Category Archives: holidays

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Considering Priorities on Patriot Day

Today’s post comes from guest author Emily Wray Stander, from Rehm, Bennett & Moore.

“Where were you when the world stopped turning on that September day?” Alan Jackson, “Where Were You”

Have you heard that tune? While I don’t remember all the words, the internets can help with that, and the words definitely provoke some strong feelings and memories.

Today is Patriot Day. For so many people on Sept. 11, 2001, the change was swift and often tragic. Many people, all over the United States, are still living the ramifications of that day, whether directly or indirectly.

Life changes all the time, in an instant, for a friend, a family, or a community, even New York City. So what (and who) are your priorities?

While at a family gathering recently in small-town Nebraska, I found myself reflecting on priorities and how important it is to appreciate loved ones, both family and friends. It seems like Patriot Day also give a chance for entertaining such thoughts.

We were at a town that seems idyllic, but I’m sure people have their challenges and issues, as happens everywhere. This is also a town that was hit very hard by winds and baseball-sized hail earlier in the summer. No tornadoes, but there was plenty of damage. Many windows are still boarded up, and seeing people on roofs is a regular occurrence as homes are still being repaired.

During our visit, the scaffolding attached (or next to) to the house across the street collapsed. The two people on the roof (one of whom was the homeowner) were there amid the rubble, on the ground. They were at the highest point of the old house, so they both fell a good 20 feet. The volunteer fire department brought both of the town’s ambulances. The first responders, including a town policeman, were efficient and took great care in loading the gentlemen onto backboards and transporting them to the hospital.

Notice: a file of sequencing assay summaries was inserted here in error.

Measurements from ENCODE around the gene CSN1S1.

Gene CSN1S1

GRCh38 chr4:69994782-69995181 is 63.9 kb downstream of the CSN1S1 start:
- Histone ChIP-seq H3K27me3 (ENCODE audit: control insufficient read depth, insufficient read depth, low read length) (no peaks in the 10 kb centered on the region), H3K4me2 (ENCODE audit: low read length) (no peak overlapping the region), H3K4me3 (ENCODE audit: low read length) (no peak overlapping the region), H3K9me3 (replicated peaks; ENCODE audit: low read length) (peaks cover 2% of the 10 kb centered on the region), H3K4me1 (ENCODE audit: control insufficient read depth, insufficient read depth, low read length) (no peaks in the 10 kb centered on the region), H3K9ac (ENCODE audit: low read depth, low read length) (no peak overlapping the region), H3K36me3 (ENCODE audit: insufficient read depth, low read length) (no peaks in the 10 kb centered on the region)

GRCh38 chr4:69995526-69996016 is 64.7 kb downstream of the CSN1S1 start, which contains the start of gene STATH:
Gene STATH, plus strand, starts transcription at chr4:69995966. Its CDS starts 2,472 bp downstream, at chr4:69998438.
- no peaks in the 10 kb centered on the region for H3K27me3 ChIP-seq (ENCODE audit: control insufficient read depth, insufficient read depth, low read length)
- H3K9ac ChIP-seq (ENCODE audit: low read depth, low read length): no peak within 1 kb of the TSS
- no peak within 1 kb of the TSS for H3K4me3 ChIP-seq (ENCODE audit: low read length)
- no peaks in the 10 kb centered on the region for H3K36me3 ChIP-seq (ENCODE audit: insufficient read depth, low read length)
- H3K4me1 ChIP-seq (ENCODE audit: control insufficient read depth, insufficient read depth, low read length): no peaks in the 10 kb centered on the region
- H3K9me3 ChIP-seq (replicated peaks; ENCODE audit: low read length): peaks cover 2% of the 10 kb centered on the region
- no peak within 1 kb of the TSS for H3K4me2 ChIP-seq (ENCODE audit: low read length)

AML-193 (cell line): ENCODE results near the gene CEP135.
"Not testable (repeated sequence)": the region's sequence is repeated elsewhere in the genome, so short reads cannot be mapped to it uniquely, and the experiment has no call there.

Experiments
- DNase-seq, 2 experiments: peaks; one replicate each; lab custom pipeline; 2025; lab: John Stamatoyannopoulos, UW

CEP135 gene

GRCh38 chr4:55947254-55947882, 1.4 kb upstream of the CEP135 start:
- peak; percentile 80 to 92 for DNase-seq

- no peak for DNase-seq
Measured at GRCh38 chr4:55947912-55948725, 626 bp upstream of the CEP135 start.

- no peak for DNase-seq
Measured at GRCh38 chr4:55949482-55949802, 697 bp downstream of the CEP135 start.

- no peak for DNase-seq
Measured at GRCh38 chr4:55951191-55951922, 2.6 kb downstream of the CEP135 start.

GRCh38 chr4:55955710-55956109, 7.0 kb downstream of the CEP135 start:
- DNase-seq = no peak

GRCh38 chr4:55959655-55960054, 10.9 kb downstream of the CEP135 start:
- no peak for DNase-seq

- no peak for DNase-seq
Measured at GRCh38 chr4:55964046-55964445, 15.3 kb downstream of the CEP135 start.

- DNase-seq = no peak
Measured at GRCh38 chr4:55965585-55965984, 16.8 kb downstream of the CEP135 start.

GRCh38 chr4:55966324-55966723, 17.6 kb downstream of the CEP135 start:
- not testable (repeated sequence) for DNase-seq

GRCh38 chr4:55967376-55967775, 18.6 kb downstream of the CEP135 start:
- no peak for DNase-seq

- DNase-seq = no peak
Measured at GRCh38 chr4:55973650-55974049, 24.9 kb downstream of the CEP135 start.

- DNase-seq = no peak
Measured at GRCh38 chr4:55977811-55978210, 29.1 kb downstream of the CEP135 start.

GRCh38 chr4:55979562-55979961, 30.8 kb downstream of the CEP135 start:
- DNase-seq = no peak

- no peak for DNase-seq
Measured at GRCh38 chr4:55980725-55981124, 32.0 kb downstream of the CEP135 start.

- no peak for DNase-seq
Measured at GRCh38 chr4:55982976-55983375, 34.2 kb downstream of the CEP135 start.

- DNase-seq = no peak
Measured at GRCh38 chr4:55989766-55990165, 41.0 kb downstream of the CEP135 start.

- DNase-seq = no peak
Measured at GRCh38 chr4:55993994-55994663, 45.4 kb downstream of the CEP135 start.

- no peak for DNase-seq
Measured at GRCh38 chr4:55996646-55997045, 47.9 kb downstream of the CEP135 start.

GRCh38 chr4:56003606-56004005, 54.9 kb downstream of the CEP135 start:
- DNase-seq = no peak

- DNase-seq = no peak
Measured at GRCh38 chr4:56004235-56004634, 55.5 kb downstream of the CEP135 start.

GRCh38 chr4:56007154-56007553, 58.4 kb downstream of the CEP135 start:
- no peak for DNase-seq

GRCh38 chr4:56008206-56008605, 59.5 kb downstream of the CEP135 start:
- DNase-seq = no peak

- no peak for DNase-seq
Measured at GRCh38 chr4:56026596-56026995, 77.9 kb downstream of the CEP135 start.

Time can do funny things in a situation like that. Although 911 was called quickly and the policeman was there very fast, it seemed like it took forever for ambulances to arrive, although it really wasn’t very long, and it was very interesting to see the volunteer firefighters/EMTs meet the ambulances at the site for efficiency. All these vehicles descended at the house, and each first responder jumped out of his or her vehicle (you know you’re in a small town when …). They seemed to do a well-rehearsed dance, and you could see the hard work, concern and speed needed. We learned later that the two most likely would survive, but the extent of the damage they face is unknown, as each man on the roof broke his back.

Although I don’t know the people hurt, just as I didn’t personally know anyone in the Sept. 11 tragedy, it is still easy to empathize and think about the “what ifs.”

But it’s most important to face the new reality and call, write and hug loved ones. Because events and tragedy, whether personal or even nationwide, often elicit strong emotions in those who experience them. However, it’s the action afterwards that counts.

Please take that “where were you then” moment, think about it in the best way you know how, and then use it to provide a positive memorable moment for someone close to you. Because who are your priorities?

Happy Patriot Day.

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The Hidden Dangers Of Holiday Employment

Our post for today comes to us from our colleague Jon Gelman from New Jersey.

Seasonal employment can provide welcome income during the holidays, but it can bring dangerous working conditions along with it. This holiday season, more than in the past, there will be a serious challenge to workers who are taking on temporary jobs. As the economy continues to be in the ditch, more people are being hired for jobs for which they are untrained and unfamiliar. Injuries will result. Temporary employees who are injured at work are not accustomed to the procedural requirements to give their employers notice of the injury, and the correct manner and method to seek approved medical treatment. Additionally, benefits paid to seasonal workers are notoriously low and paid sporadically so the computation of rate benefits becomes an issue. As Eve Tahmincioglu recently pointed out, “employees who end up in retail stores often face grueling conditions Continue reading